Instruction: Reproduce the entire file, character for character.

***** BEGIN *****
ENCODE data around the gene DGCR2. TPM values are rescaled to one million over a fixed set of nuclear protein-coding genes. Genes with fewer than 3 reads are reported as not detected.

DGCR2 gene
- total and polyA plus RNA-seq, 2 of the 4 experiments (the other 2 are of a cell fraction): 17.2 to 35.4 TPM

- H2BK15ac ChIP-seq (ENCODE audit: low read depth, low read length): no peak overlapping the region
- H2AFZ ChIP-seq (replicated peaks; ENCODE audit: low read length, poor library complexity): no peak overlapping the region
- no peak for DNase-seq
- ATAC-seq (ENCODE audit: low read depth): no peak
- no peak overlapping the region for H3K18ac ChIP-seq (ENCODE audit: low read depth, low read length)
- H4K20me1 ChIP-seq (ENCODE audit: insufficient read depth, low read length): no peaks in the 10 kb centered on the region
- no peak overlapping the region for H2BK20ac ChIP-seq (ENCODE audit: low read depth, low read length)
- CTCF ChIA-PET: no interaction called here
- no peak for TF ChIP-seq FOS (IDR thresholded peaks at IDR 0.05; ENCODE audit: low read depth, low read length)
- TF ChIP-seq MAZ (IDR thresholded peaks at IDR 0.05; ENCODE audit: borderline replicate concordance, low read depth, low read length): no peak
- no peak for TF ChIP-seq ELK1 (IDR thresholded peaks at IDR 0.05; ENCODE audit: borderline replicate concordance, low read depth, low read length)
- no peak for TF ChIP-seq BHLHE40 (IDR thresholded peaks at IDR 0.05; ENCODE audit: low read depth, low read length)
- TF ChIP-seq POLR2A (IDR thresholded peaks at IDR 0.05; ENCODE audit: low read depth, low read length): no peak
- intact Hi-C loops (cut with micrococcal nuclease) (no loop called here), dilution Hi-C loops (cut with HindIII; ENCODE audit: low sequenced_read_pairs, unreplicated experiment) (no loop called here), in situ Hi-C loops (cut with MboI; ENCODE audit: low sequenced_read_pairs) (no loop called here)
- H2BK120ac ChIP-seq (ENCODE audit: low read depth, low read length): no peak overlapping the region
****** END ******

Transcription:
ENCODE data around the gene DGCR2. TPM values are rescaled to one million over a fixed set of nuclear protein-coding genes. Genes with fewer than 3 reads are reported as not detected.

DGCR2 gene
- total and polyA plus RNA-seq, 2 of the 4 experiments (the other 2 are of a cell fraction): 17.2 to 35.4 TPM

- H2BK15ac ChIP-seq (ENCODE audit: low read depth, low read length): no peak overlapping the region
- H2AFZ ChIP-seq (replicated peaks; ENCODE audit: low read length, poor library complexity): no peak overlapping the region
- no peak for DNase-seq
- ATAC-seq (ENCODE audit: low read depth): no peak
- no peak overlapping the region for H3K18ac ChIP-seq (ENCODE audit: low read depth, low read length)
- H4K20me1 ChIP-seq (ENCODE audit: insufficient read depth, low read length): no peaks in the 10 kb centered on the region
- no peak overlapping the region for H2BK20ac ChIP-seq (ENCODE audit: low read depth, low read length)
- CTCF ChIA-PET: no interaction called here
- no peak for TF ChIP-seq FOS (IDR thresholded peaks at IDR 0.05; ENCODE audit: low read depth, low read length)
- TF ChIP-seq MAZ (IDR thresholded peaks at IDR 0.05; ENCODE audit: borderline replicate concordance, low read depth, low read length): no peak
- no peak for TF ChIP-seq ELK1 (IDR thresholded peaks at IDR 0.05; ENCODE audit: borderline replicate concordance, low read depth, low read length)
- no peak for TF ChIP-seq BHLHE40 (IDR thresholded peaks at IDR 0.05; ENCODE audit: low read depth, low read length)
- TF ChIP-seq POLR2A (IDR thresholded peaks at IDR 0.05; ENCODE audit: low read depth, low read length): no peak
- intact Hi-C loops (cut with micrococcal nuclease) (no loop called here), dilution Hi-C loops (cut with HindIII; ENCODE audit: low sequenced_read_pairs, unreplicated experiment) (no loop called here), in situ Hi-C loops (cut with MboI; ENCODE audit: low sequenced_read_pairs) (no loop called here)
- H2BK120ac ChIP-seq (ENCODE audit: low read depth, low read length): no peak overlapping the region